“It’s the first day! Everyone goes to classes together on the first day!” She glared at me. “And you know that I’m taking minor transmutation as well! Explain yourself, Taelin Korr!”

“I had no way of knowing whether we’d even be attending the same lecture, since we all have different combinations of classes in the Departments –“

She would have none of that. “Bah, excuses!” Then, she shrugged. “Well, now that we’re here, maybe I’ll introduce you to everyone, since you didn’t hang around after the dinner. That’s Kaesa Alm, Zarith Mulnar, Pascal Rolo, Desmond Farron, and Nadine Fulworth. Here’s Taelin Korr, and I have it on good authority that we shouldn’t judge him for what he considers to be an enjoyable and valuable pastime.”

Gah. Weren’t nobles supposed to be stuffy and stuck-up folk with their heads in the clouds? Why did she have to engage in so much conversation?

“Whereabouts are you from?” Desmond struck up conversion, leaning back to look at me past Claire’s shoulder.

“Corden,” I answered. Seeing the lack of acknowledgement of the name, I clarified. “It’s a little town on the southern end of the Kingdom, close to the Fendalgard border.”

He whistled. “That’s faaar. Never went any further south than Highwater, myself.”

The northernmost cities and towns of Renaitia were far better off than the cities to the south, a result of much of the Kingdom’s major infrastructure being centred around the capital in the north. Though we were both commonfolk, I’d seen for myself the past weeks how different the people in the north were from what I was used to. Back home, my family was fairly affluent in our local town, and I was one of the more magically inclined children among my peers, but here in the north, my family would be unremarkable, at best.

Accordingly, we didn’t have many dealings with nobles, either. Technically, we were considered part of the duchy of House Arundale, but our town was left to our own devices for the most part, since we were one of the smaller settlements in the sparsely populated southern territories.

He didn’t follow up with any further comment, and turned to his left, smoothly transitioning to speak with Kaesa and Pascal instead.

“You don’t have many friends, do you?”

I glared at Claire, unsure whether she was being naïve, making fun of me, trying to annoy me, or actively looking for a fight.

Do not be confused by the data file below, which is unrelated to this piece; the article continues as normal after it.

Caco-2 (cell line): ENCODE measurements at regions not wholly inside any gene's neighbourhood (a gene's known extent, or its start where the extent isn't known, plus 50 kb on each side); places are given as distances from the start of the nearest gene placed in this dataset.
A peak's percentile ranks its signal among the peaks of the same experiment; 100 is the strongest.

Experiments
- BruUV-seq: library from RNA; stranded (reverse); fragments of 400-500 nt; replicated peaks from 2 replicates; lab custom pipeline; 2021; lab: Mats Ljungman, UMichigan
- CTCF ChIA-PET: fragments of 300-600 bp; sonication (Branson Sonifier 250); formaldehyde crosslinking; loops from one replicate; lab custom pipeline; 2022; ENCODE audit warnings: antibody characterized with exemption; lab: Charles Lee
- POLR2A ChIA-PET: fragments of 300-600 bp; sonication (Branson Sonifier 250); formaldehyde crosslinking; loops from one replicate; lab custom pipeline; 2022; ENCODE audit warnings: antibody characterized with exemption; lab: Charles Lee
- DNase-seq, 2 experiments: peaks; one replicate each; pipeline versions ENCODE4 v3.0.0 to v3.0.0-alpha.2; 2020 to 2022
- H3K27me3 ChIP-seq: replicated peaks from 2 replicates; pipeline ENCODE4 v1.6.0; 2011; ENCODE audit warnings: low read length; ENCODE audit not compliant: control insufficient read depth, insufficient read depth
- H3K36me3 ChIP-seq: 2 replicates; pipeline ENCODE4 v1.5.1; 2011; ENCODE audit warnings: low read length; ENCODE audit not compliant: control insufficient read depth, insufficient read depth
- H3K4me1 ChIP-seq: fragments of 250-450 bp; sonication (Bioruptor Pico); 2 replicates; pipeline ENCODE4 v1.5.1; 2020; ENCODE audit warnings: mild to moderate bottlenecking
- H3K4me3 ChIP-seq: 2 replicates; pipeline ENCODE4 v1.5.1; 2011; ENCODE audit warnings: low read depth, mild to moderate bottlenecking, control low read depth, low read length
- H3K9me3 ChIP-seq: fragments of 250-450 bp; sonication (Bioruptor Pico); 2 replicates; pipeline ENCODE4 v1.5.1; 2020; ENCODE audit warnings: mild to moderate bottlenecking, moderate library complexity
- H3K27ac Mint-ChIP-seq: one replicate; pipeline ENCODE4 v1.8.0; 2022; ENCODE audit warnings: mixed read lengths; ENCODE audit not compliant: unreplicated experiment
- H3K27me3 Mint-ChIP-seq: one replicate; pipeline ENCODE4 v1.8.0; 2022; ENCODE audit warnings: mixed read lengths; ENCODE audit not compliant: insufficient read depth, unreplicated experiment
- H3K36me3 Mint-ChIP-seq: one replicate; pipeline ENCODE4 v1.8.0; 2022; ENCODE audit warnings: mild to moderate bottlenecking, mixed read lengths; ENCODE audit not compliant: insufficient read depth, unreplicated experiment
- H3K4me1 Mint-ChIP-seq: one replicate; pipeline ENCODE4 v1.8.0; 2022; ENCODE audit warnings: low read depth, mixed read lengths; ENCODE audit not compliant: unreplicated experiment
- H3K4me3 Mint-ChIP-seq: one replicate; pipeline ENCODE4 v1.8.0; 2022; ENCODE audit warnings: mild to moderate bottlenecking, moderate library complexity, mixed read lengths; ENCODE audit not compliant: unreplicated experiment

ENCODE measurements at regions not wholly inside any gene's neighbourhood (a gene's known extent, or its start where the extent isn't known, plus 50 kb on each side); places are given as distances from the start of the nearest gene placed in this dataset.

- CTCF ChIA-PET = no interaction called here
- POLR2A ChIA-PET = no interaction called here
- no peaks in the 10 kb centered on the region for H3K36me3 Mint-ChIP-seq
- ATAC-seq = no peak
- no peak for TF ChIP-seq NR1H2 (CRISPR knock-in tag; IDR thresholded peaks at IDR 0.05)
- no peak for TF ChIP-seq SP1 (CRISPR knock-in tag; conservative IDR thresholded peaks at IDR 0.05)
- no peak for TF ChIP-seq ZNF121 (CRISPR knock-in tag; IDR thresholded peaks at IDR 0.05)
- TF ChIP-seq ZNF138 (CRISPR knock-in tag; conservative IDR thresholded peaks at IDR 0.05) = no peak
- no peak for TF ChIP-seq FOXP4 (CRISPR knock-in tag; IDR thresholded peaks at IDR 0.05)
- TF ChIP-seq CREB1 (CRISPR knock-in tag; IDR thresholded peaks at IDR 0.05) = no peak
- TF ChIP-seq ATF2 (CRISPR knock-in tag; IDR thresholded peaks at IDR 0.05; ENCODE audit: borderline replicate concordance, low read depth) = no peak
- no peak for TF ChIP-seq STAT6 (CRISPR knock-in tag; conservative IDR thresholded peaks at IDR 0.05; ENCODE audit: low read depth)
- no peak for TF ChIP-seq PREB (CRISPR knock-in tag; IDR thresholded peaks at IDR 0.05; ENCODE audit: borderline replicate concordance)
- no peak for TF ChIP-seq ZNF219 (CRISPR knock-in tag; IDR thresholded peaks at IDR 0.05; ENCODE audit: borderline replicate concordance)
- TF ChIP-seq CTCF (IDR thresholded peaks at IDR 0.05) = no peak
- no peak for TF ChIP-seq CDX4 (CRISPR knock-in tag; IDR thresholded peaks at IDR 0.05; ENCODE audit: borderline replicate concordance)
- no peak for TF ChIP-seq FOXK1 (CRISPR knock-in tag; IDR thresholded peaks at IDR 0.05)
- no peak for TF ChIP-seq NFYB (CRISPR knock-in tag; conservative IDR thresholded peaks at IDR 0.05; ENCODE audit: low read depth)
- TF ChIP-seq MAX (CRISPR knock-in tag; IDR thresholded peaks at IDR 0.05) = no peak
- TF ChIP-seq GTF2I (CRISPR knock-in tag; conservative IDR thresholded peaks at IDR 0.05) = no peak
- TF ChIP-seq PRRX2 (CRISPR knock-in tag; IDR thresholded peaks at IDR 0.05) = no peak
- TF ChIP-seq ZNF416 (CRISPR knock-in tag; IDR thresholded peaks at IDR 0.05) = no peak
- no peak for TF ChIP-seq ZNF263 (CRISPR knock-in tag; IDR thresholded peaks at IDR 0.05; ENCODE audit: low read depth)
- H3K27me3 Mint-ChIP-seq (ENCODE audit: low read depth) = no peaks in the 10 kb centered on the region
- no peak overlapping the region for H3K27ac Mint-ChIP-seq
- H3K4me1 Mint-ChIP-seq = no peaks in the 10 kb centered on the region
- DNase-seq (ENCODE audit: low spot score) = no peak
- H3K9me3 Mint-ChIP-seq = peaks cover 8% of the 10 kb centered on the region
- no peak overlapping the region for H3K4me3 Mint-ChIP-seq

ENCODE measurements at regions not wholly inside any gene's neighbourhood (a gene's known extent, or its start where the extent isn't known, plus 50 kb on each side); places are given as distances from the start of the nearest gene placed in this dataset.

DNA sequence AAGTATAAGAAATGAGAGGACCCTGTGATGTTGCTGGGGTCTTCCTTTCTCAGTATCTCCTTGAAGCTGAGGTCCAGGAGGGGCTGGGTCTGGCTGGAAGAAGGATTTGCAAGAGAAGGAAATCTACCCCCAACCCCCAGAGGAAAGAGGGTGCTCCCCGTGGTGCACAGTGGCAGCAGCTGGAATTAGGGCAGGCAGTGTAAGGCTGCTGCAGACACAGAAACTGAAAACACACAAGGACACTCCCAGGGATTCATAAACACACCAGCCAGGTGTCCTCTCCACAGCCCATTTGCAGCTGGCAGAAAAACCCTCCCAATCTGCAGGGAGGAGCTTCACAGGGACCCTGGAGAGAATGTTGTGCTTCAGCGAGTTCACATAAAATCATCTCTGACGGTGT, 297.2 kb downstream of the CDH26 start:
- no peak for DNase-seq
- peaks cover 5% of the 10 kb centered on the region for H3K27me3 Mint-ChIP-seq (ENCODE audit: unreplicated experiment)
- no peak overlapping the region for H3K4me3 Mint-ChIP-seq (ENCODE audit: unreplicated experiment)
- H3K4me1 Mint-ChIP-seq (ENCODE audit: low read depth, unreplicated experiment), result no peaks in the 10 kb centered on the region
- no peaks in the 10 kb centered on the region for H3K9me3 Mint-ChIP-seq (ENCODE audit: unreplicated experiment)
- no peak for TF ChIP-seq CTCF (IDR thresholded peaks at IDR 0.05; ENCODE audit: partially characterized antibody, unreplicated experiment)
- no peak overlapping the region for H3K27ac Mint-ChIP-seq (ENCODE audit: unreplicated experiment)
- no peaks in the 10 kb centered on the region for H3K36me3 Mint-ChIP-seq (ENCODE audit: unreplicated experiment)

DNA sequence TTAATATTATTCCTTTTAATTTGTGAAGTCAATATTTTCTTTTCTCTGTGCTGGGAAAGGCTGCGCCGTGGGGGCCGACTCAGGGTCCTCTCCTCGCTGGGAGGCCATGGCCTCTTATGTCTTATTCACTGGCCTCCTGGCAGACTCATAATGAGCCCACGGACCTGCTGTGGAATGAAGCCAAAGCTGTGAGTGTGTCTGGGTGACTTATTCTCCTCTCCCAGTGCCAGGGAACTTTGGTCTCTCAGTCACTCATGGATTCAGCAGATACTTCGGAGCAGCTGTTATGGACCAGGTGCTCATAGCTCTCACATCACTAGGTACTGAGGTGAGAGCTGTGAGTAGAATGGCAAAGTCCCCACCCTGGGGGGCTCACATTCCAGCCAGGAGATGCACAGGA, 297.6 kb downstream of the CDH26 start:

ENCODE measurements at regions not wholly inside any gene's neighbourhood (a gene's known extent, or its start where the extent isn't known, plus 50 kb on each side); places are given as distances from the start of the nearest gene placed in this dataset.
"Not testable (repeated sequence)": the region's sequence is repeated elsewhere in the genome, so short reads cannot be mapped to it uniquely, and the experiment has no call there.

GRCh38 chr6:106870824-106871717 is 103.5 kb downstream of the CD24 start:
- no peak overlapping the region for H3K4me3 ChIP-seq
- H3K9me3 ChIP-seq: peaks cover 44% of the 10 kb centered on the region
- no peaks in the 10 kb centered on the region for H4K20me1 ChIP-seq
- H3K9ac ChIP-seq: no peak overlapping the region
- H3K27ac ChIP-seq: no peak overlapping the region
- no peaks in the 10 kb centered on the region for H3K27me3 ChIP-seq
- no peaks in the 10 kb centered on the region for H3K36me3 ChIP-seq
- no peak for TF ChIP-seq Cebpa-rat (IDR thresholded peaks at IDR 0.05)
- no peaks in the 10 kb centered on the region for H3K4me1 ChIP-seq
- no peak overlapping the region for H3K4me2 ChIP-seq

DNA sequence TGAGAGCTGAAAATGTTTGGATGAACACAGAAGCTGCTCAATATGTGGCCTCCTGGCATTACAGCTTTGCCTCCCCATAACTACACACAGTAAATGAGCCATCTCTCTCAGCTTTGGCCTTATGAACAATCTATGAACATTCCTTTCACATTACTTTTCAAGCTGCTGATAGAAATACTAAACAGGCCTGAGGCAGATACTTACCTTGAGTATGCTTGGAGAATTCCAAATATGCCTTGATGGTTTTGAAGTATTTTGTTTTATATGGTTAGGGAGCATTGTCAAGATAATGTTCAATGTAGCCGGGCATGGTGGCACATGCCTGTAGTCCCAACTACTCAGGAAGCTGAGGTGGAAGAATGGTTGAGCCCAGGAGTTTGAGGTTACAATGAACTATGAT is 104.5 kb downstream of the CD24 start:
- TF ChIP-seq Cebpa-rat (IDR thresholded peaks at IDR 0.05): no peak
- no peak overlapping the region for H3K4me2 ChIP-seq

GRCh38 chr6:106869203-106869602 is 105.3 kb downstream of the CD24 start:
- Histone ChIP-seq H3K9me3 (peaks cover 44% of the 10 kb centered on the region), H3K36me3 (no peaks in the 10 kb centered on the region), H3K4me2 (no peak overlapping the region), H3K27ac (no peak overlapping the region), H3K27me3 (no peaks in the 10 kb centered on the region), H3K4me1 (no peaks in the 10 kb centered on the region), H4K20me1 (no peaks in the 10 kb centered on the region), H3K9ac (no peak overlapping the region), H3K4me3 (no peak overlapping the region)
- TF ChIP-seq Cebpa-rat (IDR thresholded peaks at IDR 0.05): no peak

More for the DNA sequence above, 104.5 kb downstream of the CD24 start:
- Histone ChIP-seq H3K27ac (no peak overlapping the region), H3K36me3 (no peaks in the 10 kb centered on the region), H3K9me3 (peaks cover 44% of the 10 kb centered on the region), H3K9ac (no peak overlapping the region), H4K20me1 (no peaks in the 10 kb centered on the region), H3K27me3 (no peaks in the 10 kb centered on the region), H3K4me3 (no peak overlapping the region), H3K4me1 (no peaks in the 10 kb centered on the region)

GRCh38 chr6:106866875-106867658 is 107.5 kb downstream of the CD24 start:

“Just an observation,” she said, shrugging, and took her writing implements out. “You should work on your cogniturgy negation, by the way. I can hear your thoughts practically leaking out.”

What the –

And sure enough, I felt a strand of magic probing at me – just at the surface of my mind, only able to glimpse a general sense of my mood. That it had gone unnoticed, however, was something I hadn’t been subject to with the folks back home.

Claire Rhogard was far too chatty for my liking, but damn if she wasn’t good at cogniturgy.

“Thanks for the compliment.”

The hell –

“Ah, and now there’s confirmation,” she said, grinning. “You know what? Work on both your negation and keeping a straight face. It’ll do you some good.”

Thankfully, the lecturer chose to make his appearance known, and the students in the lecture hall quickly fell silent.

“Welcome to the Arcanum, and welcome to Part IA Minor Transmutation. I am Jasper Reston, one of the Department’s professors, and I will be handling your first lecture series of the course,” he said succinctly. “I expect and assume that all of you are now fully versed in the assumed prerequisite knowledge leading to your application to the Arcanum, and I shall not waste any of your time and mine reviewing what should already be common knowledge. Instead, today, we shall take a step back to examine and expand upon the root of transmutation, that will serve you well in your upcoming years of study in the Arcanum.”

Without a sound, with only the slightest of movements, he manifested a complex set of transmutations. The podium and stage – no, the entire room – twisted and bent this way and that, and suddenly, the lecture hall filled with students was now arranged as a series of concentric circles of varying heights, with the lecturer in the very middle in a deep depression.

“So,” he said, and if the hall had been quiet before, it was now absolutely silent. “What is change?”

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About the author

Innate_Lymphoid_Cell

Bio: Real life immunologist-in-training playing make-believe magic in a hypothetical world, when not dosing mice or crying over uninformative results.